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Cross College Faculty Collaboration for the development of a new major in Design and Construction Integration

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Conference

2017 ASEE Annual Conference & Exposition

Location

Columbus, Ohio

Publication Date

June 24, 2017

Start Date

June 24, 2017

End Date

June 28, 2017

Conference Session

Engaging Faculty Across Disciplines, Colleges, and Institutions

Tagged Division

Multidisciplinary Engineering

Page Count

12

Permanent URL

https://peer.asee.org/28089

Download Count

31

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Paper Authors

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Luciana de Cresce El Debs Purdue University Programs Orcid 16x16 orcid.org/0000-0002-9713-0957

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Luciana Debs, is an Assistant Professor of Construction Management in the School Construction Management Technology at Purdue University. She received her PhD from Purdue University Main Campus. Her previous degrees include a MS from the Technical Research Institute of Sao Paulo (IPT-SP), and BArch from the University of São Paulo (USP), in Sao Paulo, Brazil. Prior to her current position she worked in design coordination in construction and real estate development companies in Brazil. Her research interests include team work and collaboration in construction, effective communication in spatial problem solving, and design - field team interaction.

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Mark Shaurette Purdue Polytechnic Institute

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Mark Shaurette has a MS in Civil Engineering from the Massachusetts Institute of Technology and a PhD in Technology from Purdue University. He is currently an associate professor at Purdue University, was a 2012 Fulbright Scholar in Ireland, and has work experience that includes 30+ years of senior construction management practice as well as work as a research engineer for the National Association of Home Builders Research Foundation. He is active in research, education, and community outreach in the areas of building retrofit for energy conservation, sustainable construction practices, management of the demolition process, material reuse and recycling, as well as instructional design in technology education.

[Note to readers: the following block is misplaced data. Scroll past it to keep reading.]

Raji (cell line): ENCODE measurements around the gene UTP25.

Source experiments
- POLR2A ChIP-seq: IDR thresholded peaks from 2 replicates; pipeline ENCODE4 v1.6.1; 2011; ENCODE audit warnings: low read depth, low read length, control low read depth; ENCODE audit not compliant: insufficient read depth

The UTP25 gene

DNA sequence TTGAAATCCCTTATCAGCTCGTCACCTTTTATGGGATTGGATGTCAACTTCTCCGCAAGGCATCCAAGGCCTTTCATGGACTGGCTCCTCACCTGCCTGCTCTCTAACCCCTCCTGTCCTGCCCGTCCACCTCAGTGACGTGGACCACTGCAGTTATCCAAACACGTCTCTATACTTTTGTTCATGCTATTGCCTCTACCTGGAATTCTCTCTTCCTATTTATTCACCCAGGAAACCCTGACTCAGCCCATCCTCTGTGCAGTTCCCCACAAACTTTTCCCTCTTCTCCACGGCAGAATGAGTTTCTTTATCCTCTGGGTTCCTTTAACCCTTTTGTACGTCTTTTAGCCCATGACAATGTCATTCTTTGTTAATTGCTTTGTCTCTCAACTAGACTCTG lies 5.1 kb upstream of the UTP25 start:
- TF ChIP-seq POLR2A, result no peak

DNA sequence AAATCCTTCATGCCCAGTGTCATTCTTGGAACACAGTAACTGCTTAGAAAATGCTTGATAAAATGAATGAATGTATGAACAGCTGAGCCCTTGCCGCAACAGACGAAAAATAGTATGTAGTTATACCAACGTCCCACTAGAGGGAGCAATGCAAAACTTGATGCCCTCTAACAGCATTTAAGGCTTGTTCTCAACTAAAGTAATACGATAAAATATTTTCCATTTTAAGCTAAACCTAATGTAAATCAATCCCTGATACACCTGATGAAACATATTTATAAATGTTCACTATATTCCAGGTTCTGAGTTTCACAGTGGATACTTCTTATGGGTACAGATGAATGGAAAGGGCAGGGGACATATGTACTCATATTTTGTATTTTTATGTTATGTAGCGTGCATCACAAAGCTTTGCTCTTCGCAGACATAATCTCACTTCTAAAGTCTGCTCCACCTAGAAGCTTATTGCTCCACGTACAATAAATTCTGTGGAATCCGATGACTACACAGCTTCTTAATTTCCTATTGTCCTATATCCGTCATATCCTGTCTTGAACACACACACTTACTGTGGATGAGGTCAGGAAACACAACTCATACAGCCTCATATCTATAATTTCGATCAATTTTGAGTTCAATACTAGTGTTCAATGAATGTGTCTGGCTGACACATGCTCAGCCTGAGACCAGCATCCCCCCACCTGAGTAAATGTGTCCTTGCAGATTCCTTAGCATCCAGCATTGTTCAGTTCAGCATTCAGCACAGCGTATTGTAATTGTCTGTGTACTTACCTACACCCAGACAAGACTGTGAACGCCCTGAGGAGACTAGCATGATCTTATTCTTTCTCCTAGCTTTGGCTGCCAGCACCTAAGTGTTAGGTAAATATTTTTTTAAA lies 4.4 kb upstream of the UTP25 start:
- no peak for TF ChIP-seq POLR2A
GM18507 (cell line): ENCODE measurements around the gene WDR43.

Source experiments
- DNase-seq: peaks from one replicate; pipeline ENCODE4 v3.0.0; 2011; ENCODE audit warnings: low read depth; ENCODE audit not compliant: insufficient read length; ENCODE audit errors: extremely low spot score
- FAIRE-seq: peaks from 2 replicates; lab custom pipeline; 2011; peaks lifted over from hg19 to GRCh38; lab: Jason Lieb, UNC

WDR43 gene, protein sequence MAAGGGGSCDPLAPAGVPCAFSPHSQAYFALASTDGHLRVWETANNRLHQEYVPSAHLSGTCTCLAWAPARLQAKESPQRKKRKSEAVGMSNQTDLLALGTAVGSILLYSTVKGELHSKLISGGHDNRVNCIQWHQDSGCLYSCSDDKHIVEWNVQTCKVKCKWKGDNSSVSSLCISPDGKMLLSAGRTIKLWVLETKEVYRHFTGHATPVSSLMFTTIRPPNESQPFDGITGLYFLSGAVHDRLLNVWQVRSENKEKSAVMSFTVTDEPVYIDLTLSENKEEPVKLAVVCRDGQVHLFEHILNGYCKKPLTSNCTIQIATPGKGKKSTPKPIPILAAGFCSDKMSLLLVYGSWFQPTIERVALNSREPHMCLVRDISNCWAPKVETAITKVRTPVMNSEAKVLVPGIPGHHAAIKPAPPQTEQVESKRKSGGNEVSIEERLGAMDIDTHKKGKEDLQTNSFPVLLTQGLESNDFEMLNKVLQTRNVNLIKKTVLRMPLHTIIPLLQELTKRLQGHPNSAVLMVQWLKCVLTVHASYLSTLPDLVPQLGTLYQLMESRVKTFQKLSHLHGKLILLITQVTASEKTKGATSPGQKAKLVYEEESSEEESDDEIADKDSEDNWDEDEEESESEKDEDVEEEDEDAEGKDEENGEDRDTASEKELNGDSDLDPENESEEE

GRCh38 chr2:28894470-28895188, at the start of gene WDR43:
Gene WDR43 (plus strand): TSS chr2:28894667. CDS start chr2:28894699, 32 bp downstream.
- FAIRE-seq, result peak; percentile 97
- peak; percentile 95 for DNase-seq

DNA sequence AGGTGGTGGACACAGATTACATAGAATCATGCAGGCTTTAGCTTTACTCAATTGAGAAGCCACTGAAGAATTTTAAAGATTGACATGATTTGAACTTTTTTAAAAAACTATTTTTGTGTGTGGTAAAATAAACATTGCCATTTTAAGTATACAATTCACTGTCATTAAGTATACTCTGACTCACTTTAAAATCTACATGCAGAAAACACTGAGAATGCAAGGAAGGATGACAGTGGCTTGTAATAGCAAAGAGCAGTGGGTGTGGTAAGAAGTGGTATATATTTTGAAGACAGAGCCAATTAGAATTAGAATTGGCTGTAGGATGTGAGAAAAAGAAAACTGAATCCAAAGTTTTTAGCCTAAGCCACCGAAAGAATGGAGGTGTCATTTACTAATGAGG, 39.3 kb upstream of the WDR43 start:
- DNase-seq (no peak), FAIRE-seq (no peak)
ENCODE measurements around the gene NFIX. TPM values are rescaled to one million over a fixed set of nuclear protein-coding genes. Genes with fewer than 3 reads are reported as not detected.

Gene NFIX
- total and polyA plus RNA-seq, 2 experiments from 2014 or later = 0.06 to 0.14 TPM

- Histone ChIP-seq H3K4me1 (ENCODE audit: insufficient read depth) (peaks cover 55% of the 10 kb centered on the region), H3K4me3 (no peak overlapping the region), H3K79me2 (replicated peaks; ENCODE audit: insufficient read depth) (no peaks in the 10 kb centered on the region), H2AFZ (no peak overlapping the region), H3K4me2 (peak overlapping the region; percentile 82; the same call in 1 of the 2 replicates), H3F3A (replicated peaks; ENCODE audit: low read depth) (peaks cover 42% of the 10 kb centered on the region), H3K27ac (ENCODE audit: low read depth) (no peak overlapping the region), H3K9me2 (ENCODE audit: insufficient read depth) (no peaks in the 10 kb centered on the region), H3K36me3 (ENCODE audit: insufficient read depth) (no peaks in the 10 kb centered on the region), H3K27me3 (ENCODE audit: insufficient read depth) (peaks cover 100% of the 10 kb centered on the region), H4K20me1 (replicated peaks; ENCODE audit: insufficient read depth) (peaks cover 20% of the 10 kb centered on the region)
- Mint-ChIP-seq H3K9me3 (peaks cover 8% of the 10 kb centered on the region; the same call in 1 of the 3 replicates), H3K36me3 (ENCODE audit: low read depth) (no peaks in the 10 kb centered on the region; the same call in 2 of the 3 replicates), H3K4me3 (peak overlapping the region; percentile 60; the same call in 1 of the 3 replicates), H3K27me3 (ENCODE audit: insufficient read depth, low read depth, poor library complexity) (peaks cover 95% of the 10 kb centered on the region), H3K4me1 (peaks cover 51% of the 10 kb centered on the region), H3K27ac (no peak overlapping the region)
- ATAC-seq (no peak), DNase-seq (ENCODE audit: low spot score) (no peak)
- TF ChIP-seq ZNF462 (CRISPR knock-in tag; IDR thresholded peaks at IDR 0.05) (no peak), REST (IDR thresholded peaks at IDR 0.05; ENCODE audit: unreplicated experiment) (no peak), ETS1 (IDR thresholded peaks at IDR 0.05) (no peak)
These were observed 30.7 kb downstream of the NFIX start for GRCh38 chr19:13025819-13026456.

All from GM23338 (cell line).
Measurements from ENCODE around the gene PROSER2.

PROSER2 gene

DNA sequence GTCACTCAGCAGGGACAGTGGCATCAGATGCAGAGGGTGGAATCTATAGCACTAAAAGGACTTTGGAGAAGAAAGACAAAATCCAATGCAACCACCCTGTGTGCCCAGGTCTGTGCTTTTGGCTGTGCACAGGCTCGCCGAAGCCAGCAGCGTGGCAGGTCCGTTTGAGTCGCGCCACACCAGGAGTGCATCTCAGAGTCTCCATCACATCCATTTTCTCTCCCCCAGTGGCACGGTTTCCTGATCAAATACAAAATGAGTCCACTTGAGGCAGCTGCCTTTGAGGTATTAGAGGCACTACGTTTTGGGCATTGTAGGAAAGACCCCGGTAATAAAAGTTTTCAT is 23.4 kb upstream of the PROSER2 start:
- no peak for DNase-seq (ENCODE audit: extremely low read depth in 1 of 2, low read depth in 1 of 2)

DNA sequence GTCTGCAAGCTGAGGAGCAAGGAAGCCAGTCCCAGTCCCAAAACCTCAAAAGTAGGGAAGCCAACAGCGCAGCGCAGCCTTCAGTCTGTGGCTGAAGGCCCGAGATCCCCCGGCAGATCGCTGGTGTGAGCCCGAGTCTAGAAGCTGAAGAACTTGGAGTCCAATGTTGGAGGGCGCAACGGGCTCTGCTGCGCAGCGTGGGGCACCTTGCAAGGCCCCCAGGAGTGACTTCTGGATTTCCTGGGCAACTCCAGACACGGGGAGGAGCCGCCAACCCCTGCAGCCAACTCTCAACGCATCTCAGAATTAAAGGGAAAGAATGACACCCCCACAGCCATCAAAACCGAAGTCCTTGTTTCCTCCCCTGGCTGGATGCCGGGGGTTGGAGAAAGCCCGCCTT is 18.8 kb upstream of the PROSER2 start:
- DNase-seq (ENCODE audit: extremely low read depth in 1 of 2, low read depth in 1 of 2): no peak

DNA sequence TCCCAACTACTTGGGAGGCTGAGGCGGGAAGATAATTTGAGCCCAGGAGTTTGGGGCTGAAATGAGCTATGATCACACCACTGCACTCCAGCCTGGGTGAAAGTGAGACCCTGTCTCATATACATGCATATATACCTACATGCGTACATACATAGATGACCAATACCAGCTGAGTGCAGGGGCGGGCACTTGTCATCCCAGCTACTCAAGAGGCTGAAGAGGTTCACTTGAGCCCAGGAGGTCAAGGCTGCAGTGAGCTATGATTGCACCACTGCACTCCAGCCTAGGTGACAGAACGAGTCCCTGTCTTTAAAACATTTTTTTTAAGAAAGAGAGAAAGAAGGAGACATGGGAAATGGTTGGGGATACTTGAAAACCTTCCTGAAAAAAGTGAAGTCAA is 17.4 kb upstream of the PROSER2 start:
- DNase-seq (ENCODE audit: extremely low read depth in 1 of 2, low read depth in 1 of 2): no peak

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Wendy Hynes Purdue University, West Lafayette (College of Engineering)

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Wendy Hynes is an Assistant Professor of Interior Design at Purdue University. Her primary research focus is environment and behavior with a particular interest in the design of makerspaces, STEM classrooms and other collaborative learning spaces.

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Hyun Joo Kwon Purdue University

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Hyun Joo Kwon, PhD, is an assistant professor of Interior Design at Purdue University, USA. Her research interests include interior design pedagogy and sustainable environment for aging population. Kwon earned a doctorate degree in Housing from Virginia Tech. Address: 552 W. Wood Street, West Lafayette, IN 47907, USA. Email: hyunjookwon@purdue.edu

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Bill Hutzel Purdue University, West Lafayette (College of Engineering)

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Bill Hutzel is a professor in the Department of Mechanical Engineering Technology at Purdue University, where he teaches and conducts research into high performance buildings. He was the lead Faculty Advisor for Purdue's second place entry in the 2011 Solar Decathlon.

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David Barbarash Purdue University

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David Barbarash teaches in the Horticulture and Landscape Architecture Department at Purdue University. His courses focus on computer graphics and technologies, construction documentation, and both foundation and upper level urban design studios.

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Abstract

Cross College Faculty Collaboration for the development of a new major in Design and Construction Integration